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Typical vs IDC Inspection Methodology

Typical Inspection Methodology

Cranes are designed for a finite lifetime duty, which is given in load cycles and loading intensity and is not principally related to calendar working time.

What does a typical inspection look like?

  • Most companies who provide major inspection activities provide a single stage process based on the calendar life, without any consideration of the actual crane duty.
  • To ensure this approach complies with the OHS Regulations and WorkSafe guidance a detailed and thorough assessment is required.
  • Typically the crane is fully disassembled and critical components subject to fatigue are replaced.
  • CICA estimates that the average major inspection in accordance with the Australian Standards costs $80,000.
Accidents & Prosecutions Do Occur In Australia …
Accidents & prosecutions do occur in Australia …

In 2012 a worker was killed in Rockhampton following the structural failure of an overhead crane. From 1999 to 2004 there were 27 crane related prosecutions against both employers and individuals, including managers.

Our Inspection Methodology

We adopt a staged methodology which ensures the crane owner and manager’s duty of care is met while minimising cost and allowing significant expenditure to be amortised over the life of the crane. We achieve this by focusing on the actual crane duty.

Undertake a desktop review of crane’s inspection and service history.

At this point three possibilities exist for most cranes:

  • Complete a deferred major inspection review.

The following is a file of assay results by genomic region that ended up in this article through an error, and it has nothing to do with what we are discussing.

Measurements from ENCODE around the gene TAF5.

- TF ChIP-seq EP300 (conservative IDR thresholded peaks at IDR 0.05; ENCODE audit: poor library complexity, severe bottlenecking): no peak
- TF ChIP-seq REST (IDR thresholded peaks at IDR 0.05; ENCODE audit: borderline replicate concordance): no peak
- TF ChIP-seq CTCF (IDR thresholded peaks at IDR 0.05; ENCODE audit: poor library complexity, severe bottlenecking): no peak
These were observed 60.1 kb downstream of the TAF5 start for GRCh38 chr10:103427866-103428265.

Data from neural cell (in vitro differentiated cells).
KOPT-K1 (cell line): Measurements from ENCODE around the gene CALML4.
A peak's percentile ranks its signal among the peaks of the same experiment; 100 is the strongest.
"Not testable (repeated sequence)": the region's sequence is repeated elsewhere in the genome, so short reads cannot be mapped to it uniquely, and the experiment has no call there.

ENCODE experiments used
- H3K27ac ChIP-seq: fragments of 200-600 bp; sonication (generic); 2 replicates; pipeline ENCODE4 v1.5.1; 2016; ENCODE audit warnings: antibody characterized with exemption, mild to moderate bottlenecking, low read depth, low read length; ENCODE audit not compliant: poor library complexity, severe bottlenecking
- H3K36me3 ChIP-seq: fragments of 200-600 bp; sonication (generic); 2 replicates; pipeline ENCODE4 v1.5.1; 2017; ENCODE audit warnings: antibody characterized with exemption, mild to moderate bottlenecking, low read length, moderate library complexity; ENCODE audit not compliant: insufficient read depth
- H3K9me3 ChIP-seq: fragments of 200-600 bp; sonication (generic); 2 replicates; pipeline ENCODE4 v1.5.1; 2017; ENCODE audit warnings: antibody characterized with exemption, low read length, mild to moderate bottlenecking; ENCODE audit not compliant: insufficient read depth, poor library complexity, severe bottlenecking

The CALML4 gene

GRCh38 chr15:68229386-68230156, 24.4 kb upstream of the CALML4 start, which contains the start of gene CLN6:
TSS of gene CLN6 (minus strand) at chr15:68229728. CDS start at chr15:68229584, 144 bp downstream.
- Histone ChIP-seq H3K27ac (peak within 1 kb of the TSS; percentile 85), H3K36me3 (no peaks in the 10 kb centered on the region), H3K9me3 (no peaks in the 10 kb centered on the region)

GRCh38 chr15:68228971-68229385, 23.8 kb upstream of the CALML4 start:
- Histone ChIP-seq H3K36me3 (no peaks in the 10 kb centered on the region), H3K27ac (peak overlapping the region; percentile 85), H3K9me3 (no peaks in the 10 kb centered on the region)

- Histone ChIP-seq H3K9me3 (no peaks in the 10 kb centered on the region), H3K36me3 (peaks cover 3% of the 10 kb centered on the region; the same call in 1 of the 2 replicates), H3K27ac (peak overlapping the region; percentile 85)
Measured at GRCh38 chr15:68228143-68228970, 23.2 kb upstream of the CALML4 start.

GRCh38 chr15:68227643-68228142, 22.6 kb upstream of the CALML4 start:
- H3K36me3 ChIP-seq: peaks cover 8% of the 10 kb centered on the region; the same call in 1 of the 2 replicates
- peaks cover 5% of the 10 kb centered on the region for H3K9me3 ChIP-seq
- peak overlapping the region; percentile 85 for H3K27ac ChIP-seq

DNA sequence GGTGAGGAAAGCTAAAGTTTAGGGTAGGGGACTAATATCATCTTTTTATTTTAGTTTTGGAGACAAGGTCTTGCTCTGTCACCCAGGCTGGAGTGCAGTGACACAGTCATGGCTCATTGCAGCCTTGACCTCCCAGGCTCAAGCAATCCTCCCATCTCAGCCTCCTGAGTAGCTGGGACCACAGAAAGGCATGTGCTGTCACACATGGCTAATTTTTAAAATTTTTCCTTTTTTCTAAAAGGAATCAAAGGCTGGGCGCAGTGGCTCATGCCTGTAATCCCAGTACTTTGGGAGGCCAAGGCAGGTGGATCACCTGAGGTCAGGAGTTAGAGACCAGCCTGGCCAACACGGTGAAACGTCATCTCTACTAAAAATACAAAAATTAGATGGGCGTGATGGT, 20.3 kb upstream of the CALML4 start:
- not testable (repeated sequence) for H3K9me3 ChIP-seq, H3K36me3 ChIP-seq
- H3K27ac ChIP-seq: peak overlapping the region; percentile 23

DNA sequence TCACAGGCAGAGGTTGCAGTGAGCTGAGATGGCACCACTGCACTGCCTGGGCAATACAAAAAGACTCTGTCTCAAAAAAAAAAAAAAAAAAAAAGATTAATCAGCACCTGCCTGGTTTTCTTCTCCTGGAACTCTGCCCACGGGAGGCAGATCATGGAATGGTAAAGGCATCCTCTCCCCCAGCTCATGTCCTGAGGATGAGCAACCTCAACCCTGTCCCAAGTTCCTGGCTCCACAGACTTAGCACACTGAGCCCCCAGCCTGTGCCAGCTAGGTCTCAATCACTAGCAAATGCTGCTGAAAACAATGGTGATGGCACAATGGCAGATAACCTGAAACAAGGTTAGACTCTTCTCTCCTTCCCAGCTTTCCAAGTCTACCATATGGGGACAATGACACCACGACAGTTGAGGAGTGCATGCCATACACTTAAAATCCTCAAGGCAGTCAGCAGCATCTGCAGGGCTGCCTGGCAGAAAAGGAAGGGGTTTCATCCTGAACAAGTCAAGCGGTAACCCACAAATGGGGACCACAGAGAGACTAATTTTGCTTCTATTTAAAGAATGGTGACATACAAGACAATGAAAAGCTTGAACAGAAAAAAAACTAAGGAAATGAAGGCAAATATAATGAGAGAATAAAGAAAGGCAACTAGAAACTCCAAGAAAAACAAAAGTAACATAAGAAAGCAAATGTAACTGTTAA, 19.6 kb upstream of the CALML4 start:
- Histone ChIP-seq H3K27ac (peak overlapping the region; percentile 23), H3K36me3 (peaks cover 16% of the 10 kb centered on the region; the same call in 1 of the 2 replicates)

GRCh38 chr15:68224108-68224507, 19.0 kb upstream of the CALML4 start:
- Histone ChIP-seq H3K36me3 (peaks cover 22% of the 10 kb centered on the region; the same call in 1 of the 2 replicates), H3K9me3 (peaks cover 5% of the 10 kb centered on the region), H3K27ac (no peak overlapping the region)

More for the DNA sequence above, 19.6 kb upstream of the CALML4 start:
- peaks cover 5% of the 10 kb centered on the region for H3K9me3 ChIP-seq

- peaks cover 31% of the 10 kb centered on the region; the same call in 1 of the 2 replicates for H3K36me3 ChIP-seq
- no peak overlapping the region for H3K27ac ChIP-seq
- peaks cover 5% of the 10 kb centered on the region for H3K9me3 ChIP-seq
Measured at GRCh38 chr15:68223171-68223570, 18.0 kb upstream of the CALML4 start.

• Complete a deferred major inspection with overhaul activities scheduled over the future life of the crane based on individual component design life.
  • Complete a typical overhaul based major inspection with the scope tailored to suit the cranes individual component design life.

Detailed review of crane history and design life.

  • Assess crane structural and mechanical condition (in conjunction with CraneSafe ‘Green Sticker’ inspection & NDT of crane) to validate crane life assessment.
  • Test functional performance.
  • Prepare report & certification (generally  for a 5 year design life extension).

If the crane’s design life has been reached a more detailed inspection, design review and replacement of components is required. Disassembly and inspection or replacement of critical components may be required.

For example:

  • Crane boom removal.
  • Extension / retraction rope replacement.

Often it may be more cost effective to incorporate major inspection activities into the future. Maximising the design life of individual components and systems.

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